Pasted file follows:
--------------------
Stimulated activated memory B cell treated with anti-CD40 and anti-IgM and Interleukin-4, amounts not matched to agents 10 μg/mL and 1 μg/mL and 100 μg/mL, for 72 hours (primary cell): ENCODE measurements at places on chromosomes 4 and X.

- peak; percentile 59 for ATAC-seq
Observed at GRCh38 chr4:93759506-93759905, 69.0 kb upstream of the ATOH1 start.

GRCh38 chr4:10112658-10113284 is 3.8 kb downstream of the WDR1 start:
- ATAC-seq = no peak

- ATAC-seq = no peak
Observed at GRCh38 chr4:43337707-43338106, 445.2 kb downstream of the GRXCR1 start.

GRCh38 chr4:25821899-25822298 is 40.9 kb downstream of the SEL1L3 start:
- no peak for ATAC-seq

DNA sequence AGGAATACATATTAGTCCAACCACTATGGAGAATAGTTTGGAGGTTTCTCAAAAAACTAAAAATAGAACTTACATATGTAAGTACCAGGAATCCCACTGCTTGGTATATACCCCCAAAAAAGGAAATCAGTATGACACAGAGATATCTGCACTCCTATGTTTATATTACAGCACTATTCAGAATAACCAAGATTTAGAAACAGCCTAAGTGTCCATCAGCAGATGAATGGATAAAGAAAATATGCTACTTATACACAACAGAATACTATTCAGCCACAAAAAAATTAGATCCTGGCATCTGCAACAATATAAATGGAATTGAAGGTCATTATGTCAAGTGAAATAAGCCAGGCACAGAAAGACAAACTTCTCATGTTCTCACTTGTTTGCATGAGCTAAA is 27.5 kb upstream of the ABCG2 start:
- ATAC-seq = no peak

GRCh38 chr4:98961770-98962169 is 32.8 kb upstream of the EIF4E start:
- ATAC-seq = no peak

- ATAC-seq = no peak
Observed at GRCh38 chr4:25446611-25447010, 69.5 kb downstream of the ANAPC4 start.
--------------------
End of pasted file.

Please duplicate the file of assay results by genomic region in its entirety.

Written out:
Stimulated activated memory B cell treated with anti-CD40 and anti-IgM and Interleukin-4, amounts not matched to agents 10 μg/mL and 1 μg/mL and 100 μg/mL, for 72 hours (primary cell): ENCODE measurements at places on chromosomes 4 and X.

- peak; percentile 59 for ATAC-seq
Observed at GRCh38 chr4:93759506-93759905, 69.0 kb upstream of the ATOH1 start.

GRCh38 chr4:10112658-10113284 is 3.8 kb downstream of the WDR1 start:
- ATAC-seq = no peak

- ATAC-seq = no peak
Observed at GRCh38 chr4:43337707-43338106, 445.2 kb downstream of the GRXCR1 start.

GRCh38 chr4:25821899-25822298 is 40.9 kb downstream of the SEL1L3 start:
- no peak for ATAC-seq

DNA sequence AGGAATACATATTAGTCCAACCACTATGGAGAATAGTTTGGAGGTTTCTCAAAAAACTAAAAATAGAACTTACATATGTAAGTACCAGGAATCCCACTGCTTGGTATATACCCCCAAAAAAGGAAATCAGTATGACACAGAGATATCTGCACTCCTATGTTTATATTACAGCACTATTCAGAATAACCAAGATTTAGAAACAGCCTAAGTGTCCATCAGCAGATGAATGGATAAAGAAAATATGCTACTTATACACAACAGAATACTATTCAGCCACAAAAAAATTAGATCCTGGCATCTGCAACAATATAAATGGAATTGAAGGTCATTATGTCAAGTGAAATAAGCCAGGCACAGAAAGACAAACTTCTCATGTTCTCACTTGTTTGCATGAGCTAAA is 27.5 kb upstream of the ABCG2 start:
- ATAC-seq = no peak

GRCh38 chr4:98961770-98962169 is 32.8 kb upstream of the EIF4E start:
- ATAC-seq = no peak

- ATAC-seq = no peak
Observed at GRCh38 chr4:25446611-25447010, 69.5 kb downstream of the ANAPC4 start.